US to give USD 6 million in emergency aid to crisis-hit Sri Lanka


The United States on Thursday announced that it will provide USD 6 million in emergency assistance to Sri Lanka to address the needs of the marginalised and vulnerable communities impacted by the countrys economic crisis.

This new funding will also provide technical assistance to the Sri Lankan government as it implements economic and financial reform measures to stabilise the economy, in line with an anticipated International Monetary Fund (IMF) package, the US embassy in Colombo said in a statement.

The US is committed to supporting the Sri Lankan people as they face todays economic and political challenges. As a longstanding development partner, we will continue to champion efforts that promote sustainable economic growth and good governance, said Julie Chung, US Ambassador to Sri Lanka.

This emergency funding through the US governments development arm, the US Agency for International Development (USAID), responds to emerging or unforeseen complex crises overseas. Part of this funding will go to USAIDs social cohesion and reconciliation project (SCORE) to support small-scale agricultural productivity and microenterprises in communities that traditionally experience high poverty rates and are especially impacted by the crisis.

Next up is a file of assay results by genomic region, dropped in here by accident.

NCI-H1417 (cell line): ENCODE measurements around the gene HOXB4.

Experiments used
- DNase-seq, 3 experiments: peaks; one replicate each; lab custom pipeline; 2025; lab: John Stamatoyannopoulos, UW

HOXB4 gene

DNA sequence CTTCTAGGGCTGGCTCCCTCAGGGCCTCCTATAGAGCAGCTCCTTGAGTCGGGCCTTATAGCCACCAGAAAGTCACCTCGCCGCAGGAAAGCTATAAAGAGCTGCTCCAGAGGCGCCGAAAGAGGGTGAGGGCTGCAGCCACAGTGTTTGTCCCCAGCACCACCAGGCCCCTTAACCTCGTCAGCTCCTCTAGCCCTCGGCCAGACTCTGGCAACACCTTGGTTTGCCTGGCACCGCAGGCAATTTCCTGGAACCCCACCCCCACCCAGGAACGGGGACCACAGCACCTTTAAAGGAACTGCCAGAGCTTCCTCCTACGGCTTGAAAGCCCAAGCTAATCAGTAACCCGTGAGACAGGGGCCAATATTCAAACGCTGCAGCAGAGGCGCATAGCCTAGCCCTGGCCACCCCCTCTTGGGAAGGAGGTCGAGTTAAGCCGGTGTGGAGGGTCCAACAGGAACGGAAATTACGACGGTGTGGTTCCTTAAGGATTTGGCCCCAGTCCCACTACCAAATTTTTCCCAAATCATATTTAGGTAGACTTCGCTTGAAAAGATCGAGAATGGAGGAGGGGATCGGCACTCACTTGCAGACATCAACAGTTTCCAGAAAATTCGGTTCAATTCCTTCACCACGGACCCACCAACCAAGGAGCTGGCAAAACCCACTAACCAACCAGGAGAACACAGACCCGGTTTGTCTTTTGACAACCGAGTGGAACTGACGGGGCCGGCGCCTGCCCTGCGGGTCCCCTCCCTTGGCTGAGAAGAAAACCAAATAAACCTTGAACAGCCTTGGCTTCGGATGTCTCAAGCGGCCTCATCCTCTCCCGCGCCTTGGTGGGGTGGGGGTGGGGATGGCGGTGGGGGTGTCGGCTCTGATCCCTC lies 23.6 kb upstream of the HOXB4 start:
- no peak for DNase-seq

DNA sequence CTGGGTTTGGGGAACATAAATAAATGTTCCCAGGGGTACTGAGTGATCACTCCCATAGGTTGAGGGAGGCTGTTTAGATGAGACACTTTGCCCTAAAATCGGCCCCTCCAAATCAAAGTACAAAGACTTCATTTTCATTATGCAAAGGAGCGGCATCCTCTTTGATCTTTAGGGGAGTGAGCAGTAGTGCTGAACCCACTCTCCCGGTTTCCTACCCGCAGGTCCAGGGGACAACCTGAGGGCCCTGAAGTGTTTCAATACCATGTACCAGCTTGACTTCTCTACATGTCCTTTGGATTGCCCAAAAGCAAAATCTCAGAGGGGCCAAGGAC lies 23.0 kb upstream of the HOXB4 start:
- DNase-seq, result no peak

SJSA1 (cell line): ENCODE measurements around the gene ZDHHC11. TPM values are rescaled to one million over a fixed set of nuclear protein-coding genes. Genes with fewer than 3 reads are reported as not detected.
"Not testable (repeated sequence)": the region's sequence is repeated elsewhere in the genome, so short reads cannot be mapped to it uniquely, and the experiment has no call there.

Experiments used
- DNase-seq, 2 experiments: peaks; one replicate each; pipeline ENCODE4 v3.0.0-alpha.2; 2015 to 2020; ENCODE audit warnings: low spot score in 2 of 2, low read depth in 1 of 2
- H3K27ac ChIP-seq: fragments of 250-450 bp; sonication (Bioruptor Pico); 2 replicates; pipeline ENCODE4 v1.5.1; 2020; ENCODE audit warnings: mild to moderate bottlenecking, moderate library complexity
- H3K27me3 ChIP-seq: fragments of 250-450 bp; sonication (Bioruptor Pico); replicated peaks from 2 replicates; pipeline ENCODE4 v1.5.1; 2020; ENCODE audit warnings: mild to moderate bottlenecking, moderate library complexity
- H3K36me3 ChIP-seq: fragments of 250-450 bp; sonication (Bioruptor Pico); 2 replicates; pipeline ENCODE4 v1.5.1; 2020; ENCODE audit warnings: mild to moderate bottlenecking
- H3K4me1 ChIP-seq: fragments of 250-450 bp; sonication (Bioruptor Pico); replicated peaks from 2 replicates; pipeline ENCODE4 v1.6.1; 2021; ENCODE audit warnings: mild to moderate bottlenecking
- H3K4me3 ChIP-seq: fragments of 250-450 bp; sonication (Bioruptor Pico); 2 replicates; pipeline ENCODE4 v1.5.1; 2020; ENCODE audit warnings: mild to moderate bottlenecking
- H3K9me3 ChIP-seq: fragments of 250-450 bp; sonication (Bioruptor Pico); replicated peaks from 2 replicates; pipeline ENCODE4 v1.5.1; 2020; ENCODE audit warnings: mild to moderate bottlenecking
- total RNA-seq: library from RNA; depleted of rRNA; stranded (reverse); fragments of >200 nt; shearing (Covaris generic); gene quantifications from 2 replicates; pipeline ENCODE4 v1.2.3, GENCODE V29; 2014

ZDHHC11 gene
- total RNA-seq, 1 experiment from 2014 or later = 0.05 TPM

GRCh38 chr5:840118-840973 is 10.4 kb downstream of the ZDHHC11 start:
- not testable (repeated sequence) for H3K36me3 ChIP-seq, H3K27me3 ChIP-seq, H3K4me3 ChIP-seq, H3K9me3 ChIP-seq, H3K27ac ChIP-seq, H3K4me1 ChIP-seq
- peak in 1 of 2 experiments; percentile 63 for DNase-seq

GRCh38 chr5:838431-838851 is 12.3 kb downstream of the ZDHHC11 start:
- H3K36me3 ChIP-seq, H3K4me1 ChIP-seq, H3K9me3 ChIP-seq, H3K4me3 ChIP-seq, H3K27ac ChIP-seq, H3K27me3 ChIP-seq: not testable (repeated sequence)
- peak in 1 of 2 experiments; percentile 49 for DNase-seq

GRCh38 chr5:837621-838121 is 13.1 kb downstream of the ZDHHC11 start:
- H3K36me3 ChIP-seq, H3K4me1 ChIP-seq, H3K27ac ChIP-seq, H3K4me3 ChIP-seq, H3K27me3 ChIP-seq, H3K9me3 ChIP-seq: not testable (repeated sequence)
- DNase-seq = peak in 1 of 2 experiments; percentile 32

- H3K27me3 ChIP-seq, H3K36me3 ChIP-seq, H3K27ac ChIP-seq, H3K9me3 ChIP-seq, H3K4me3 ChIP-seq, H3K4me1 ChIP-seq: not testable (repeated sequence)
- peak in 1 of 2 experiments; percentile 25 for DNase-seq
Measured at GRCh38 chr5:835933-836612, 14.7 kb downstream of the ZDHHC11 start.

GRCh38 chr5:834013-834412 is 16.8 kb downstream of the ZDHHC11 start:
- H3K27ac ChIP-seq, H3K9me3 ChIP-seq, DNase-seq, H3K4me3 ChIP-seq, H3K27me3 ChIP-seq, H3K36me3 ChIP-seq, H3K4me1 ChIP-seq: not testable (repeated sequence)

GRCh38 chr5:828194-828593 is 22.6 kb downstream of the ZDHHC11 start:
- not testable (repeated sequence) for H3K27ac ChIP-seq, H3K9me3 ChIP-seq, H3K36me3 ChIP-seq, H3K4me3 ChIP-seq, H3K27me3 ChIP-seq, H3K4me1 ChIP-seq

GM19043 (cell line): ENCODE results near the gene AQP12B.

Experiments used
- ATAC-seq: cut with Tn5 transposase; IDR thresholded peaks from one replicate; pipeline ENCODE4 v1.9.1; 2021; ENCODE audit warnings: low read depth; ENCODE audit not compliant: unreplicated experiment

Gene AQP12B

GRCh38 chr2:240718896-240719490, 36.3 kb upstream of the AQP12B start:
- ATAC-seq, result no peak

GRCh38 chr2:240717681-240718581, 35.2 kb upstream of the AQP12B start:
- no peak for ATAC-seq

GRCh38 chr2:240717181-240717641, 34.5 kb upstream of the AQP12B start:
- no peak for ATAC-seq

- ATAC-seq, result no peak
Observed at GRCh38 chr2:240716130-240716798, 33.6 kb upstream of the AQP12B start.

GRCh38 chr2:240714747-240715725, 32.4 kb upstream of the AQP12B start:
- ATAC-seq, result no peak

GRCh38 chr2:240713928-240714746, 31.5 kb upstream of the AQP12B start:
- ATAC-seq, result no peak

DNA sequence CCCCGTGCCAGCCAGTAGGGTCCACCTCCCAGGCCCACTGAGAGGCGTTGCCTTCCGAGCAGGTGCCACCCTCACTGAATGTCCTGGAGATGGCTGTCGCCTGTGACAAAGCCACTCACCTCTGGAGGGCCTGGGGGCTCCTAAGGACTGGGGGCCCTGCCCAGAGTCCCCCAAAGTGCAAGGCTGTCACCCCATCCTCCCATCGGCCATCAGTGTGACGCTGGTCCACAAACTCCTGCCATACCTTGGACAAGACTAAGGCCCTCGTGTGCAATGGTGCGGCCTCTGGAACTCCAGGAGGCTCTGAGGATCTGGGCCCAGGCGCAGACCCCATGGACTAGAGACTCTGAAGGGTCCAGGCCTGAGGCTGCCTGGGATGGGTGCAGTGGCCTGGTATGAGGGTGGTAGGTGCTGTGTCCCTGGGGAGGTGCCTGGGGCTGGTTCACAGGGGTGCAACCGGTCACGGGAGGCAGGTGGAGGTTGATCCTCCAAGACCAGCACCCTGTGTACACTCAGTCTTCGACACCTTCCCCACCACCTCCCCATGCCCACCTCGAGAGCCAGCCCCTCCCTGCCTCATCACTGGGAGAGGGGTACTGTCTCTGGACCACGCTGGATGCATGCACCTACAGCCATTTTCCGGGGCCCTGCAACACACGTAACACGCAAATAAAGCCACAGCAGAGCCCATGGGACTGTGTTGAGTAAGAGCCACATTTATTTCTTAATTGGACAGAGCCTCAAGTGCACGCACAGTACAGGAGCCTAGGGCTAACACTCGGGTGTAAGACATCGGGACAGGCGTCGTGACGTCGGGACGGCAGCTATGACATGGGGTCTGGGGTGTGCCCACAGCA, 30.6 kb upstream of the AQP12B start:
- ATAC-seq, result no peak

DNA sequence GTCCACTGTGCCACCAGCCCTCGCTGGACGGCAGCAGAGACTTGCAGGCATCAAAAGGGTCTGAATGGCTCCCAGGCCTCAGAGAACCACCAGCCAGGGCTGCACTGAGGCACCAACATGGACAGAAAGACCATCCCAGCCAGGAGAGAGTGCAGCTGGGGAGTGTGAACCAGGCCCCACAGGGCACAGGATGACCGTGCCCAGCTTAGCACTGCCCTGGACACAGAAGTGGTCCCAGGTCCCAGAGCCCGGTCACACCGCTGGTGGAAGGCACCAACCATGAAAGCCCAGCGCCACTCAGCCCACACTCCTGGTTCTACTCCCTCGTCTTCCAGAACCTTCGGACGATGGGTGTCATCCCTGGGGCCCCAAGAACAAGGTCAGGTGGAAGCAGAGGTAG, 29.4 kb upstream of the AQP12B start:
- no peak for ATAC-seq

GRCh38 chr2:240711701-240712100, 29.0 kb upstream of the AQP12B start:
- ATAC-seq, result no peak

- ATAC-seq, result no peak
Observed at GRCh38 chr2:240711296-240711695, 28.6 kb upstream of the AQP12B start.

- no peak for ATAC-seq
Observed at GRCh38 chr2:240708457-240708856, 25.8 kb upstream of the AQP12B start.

This funding will also support public sector efficiency and resource management through USAIDs project to accelerate results in trade, national expenditure, and revenue.

“The USD 6 million in new assistance is part of a much larger package of foreign assistance to Sri Lanka from the American people to meet the current need. That support is part of a shared history that has seen the United States provide over USD 2 billion in economic and humanitarian support since 1956,” the statement said.

The US will continue to add to its significant ongoing investments and assistance projects in Sri Lanka to help meet the immediate and long-term needs of the people of Sri Lanka.

The US on Wednesday announced USD 120 million in new loans to Sri Lanka to grow and support small and medium-sized businesses in the country.

Sri Lanka is facing its worst economic crisis since its independence from Britain 1948. The economic crisis has prompted an acute shortage of essential items like food, medicine, cooking gas and other fuel, toilet paper, and even matches.

The country is experiencing long queues for refuelling at pumping stations as the government finds it difficult to finance fuel imports to retain a reserve adequate for a minimum of three months.

The nearly bankrupt country, with an acute foreign currency crisis that resulted in foreign debt default, announced in April that it is suspending nearly USD 7 billion foreign debt repayment due for this year out of about USD 25 billion due through 2026. Sri Lankas total foreign debt stands at USD 51 billion.

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